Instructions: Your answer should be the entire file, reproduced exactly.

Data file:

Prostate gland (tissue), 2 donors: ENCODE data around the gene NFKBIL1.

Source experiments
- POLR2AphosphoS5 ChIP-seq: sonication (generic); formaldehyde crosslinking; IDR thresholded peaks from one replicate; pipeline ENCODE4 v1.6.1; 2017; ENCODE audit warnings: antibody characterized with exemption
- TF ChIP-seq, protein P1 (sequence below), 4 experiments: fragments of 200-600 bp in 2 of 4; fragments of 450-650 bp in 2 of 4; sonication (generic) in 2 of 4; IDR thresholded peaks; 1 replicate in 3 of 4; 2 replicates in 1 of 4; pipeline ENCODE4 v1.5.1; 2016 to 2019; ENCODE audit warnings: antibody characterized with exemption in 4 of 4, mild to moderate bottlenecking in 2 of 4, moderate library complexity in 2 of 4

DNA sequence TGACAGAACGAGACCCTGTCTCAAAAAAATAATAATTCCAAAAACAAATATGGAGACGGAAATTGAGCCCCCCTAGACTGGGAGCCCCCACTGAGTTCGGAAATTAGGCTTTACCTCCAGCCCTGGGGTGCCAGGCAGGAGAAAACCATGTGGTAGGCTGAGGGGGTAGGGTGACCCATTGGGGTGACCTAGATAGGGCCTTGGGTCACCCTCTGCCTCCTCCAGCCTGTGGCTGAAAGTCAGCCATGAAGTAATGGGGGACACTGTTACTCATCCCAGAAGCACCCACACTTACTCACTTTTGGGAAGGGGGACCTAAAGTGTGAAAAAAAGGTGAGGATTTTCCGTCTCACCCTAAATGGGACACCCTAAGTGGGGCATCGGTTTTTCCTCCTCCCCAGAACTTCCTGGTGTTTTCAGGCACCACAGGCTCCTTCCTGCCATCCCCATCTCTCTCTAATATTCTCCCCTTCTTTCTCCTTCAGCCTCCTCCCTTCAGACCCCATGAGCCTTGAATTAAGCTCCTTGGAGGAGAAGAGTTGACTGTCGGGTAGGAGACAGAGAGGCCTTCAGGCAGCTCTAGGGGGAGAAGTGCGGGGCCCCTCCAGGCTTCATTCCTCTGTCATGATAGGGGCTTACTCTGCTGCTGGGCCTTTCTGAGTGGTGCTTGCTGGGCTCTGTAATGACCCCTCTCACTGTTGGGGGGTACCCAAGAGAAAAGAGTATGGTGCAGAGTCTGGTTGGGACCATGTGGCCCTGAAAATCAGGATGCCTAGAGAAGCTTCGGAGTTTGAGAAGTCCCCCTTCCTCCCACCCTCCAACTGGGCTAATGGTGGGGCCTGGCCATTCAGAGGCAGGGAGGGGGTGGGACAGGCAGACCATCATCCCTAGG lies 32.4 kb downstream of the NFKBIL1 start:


Prostate gland (tissue), 2 donors: ENCODE data around the gene NFKBIL1.

Source experiments
- POLR2AphosphoS5 ChIP-seq: sonication (generic); formaldehyde crosslinking; IDR thresholded peaks from one replicate; pipeline ENCODE4 v1.6.1; 2017; ENCODE audit warnings: antibody characterized with exemption
- TF ChIP-seq, protein P1 (sequence below), 4 experiments: fragments of 200-600 bp in 2 of 4; fragments of 450-650 bp in 2 of 4; sonication (generic) in 2 of 4; IDR thresholded peaks; 1 replicate in 3 of 4; 2 replicates in 1 of 4; pipeline ENCODE4 v1.5.1; 2016 to 2019; ENCODE audit warnings: antibody characterized with exemption in 4 of 4, mild to moderate bottlenecking in 2 of 4, moderate library complexity in 2 of 4

DNA sequence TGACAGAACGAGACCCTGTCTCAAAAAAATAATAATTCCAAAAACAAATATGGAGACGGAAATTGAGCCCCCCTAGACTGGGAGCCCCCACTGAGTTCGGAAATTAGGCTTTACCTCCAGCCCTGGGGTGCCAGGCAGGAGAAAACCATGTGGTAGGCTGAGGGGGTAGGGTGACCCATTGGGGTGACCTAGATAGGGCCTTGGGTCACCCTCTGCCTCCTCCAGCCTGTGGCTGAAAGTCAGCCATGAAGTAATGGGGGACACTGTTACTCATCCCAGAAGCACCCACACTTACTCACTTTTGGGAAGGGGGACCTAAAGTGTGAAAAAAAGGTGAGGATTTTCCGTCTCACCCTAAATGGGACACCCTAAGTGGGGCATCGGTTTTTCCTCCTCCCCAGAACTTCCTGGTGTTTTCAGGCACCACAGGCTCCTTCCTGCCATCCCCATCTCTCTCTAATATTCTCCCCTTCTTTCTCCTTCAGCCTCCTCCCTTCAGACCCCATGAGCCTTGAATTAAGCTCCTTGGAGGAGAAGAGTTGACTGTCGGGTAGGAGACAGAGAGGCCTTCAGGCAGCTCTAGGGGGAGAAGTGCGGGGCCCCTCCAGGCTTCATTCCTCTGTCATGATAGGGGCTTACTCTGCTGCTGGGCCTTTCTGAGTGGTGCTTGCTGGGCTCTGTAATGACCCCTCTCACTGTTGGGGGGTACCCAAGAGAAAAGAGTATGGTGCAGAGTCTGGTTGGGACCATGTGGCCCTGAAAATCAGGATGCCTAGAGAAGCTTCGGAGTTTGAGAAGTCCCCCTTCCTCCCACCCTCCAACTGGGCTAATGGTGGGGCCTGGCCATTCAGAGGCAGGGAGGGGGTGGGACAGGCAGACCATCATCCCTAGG lies 32.4 kb downstream of the NFKBIL1 start: